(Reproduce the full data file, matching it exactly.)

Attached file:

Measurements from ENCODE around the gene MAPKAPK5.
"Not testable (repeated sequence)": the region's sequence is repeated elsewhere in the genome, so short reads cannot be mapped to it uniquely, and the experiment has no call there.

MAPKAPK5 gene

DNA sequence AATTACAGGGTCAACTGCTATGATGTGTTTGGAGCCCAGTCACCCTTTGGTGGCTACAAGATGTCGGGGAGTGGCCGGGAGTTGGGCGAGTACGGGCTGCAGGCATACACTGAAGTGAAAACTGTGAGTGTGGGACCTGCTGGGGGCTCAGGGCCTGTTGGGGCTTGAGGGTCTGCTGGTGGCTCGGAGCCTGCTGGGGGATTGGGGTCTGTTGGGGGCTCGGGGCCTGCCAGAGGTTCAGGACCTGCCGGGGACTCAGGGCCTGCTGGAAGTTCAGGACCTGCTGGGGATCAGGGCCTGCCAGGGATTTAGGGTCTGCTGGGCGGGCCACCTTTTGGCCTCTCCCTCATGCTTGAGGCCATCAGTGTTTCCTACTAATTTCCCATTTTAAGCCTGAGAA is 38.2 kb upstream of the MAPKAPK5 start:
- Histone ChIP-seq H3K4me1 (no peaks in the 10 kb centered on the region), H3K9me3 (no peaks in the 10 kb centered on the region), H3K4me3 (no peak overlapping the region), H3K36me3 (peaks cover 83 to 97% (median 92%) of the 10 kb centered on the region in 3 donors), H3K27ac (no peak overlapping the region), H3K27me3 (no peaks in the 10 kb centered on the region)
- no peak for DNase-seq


Measurements from ENCODE around the gene MAPKAPK5.
"Not testable (repeated sequence)": the region's sequence is repeated elsewhere in the genome, so short reads cannot be mapped to it uniquely, and the experiment has no call there.

MAPKAPK5 gene

DNA sequence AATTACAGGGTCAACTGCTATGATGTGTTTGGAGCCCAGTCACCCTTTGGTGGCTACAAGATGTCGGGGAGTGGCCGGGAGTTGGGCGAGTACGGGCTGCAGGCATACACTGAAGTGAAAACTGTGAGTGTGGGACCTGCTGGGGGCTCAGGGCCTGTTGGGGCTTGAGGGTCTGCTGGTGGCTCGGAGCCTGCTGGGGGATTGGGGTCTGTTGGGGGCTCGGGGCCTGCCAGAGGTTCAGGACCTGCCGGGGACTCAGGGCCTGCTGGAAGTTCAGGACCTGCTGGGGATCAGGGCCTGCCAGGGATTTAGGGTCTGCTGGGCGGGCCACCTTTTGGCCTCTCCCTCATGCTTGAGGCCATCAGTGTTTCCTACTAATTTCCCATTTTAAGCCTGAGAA is 38.2 kb upstream of the MAPKAPK5 start:
- Histone ChIP-seq H3K4me1 (no peaks in the 10 kb centered on the region), H3K9me3 (no peaks in the 10 kb centered on the region), H3K4me3 (no peak overlapping the region), H3K36me3 (peaks cover 83 to 97% (median 92%) of the 10 kb centered on the region in 3 donors), H3K27ac (no peak overlapping the region), H3K27me3 (no peaks in the 10 kb centered on the region)
- no peak for DNase-seq